The mysteries fall into the ‘cosy’ category, meaning no swear words, no sexual situations. There’s a cute couple who solve the crimes, with sort of a Nick and Nora relationship. They have a lot of fun with one another, which is pretty much how Cordelia and I travel through life. More often than not at book signings people would say they didn’t bother with the puzzles; they only read the books as romance novels.

Roz Doh. Why didn’t I spot that?

Steve Cordelia and I had, for quite a while, been scouting for something we could write together; anything, travel books, cookbooks, whatever. Remember we were on this island with a lot of time. We were having lunch one day, sharing the crossword puzzle, when she got so frustrated she threw down the pen and said ‘Someone should just kill this guy’, referring to the person who had edited the puzzle. We were off and running.

Roz So it’s good, working with your spouse?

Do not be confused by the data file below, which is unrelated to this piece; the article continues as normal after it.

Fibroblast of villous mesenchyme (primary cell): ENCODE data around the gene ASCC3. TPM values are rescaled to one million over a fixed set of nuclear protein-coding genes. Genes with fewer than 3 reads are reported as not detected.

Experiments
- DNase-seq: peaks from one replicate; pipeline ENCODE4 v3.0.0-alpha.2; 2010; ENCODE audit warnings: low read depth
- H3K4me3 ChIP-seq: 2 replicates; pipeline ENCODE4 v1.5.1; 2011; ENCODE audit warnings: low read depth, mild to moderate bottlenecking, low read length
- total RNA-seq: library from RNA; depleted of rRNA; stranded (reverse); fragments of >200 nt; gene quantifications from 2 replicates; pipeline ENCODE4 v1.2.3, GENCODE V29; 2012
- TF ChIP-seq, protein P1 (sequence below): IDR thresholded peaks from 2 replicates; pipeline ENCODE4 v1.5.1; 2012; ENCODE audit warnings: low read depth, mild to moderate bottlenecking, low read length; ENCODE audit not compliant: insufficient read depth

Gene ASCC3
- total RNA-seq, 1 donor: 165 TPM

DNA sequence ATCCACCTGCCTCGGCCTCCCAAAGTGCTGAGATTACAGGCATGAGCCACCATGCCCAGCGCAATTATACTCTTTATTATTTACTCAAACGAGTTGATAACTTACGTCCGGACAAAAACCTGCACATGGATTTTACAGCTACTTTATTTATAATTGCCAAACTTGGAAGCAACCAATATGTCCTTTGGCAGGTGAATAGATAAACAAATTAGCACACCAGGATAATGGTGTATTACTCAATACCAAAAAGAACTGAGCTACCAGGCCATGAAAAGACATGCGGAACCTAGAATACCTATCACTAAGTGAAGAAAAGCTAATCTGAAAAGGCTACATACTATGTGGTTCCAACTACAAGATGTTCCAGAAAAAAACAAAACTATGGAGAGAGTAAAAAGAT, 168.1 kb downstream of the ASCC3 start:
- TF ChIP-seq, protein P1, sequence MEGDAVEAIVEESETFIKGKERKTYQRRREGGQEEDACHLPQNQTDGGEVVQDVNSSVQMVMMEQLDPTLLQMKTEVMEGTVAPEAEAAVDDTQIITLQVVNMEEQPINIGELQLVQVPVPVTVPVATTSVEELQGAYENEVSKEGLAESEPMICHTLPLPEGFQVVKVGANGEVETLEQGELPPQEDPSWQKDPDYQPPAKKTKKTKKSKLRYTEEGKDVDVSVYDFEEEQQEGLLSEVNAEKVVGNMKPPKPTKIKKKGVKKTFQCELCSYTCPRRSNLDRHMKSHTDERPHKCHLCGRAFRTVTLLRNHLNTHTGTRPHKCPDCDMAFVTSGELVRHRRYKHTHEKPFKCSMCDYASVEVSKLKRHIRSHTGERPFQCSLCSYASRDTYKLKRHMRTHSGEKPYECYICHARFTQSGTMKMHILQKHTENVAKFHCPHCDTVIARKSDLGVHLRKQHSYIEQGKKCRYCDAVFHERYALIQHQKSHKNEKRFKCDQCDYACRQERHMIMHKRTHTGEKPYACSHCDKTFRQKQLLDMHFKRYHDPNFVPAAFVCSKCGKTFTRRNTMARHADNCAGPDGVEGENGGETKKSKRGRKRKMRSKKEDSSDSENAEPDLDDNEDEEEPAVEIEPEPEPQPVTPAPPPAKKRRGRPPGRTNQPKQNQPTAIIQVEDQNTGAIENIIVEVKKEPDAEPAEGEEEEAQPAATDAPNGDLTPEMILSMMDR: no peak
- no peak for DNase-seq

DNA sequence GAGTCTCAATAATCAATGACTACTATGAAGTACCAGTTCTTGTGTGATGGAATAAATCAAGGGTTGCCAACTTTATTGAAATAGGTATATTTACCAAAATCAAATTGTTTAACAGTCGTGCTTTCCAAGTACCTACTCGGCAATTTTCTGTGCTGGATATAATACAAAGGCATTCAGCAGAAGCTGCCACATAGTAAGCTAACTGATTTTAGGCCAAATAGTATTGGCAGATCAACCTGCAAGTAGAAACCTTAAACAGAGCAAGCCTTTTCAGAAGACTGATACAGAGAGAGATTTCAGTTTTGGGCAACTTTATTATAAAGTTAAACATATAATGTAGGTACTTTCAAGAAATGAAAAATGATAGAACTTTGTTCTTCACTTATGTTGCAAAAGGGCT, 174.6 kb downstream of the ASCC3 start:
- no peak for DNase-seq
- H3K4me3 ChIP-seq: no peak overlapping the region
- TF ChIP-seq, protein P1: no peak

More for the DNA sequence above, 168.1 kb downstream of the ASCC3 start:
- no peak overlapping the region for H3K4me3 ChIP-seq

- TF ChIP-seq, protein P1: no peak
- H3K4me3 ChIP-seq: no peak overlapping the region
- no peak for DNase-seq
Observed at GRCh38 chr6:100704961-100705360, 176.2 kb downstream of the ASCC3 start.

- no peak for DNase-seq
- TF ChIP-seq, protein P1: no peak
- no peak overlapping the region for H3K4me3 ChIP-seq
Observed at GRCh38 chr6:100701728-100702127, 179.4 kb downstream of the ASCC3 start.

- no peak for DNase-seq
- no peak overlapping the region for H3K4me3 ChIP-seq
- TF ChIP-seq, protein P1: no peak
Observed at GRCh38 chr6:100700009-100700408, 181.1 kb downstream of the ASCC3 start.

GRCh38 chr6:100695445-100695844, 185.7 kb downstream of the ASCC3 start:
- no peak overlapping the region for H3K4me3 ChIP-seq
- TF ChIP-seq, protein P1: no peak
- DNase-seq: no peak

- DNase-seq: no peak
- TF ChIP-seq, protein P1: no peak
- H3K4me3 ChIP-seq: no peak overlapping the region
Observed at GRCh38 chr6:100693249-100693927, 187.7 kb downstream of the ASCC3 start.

Steve Cordelia and I worked together as actors; that’s how we met. I’ve always maintained that acting teachers should understand that if they assign students a scene from La Ronde, those students are going to end up sleeping with one another to properly research their characters.

But once again, this acting background was invaluable when it came to collaborating as writers. As actors we had become very comfortable with taking direction. Directors can be very blunt. Actors need to listen and make it work, no matter how biting the criticism might be. Often Cordelia and I would act out dialogue scenes and write them as we had improved them. And the main characters were simply a reflection of our own relationship. We had a great time writing Nero Blanc together, but eventually wanted to get back to the swear words and sexual situations.

Roz Your latest novel, Careless Love, is published by Vine Leaves Press. How did you end up there?

Steve My thrillers and mysteries were published by big houses, and quite often, as I’m sure you know, literary fiction and poetry get the short end of the stick from the big boys. And their editors can be somewhat, shall we say, mercenary? They want you to stay on the horse you rode in on.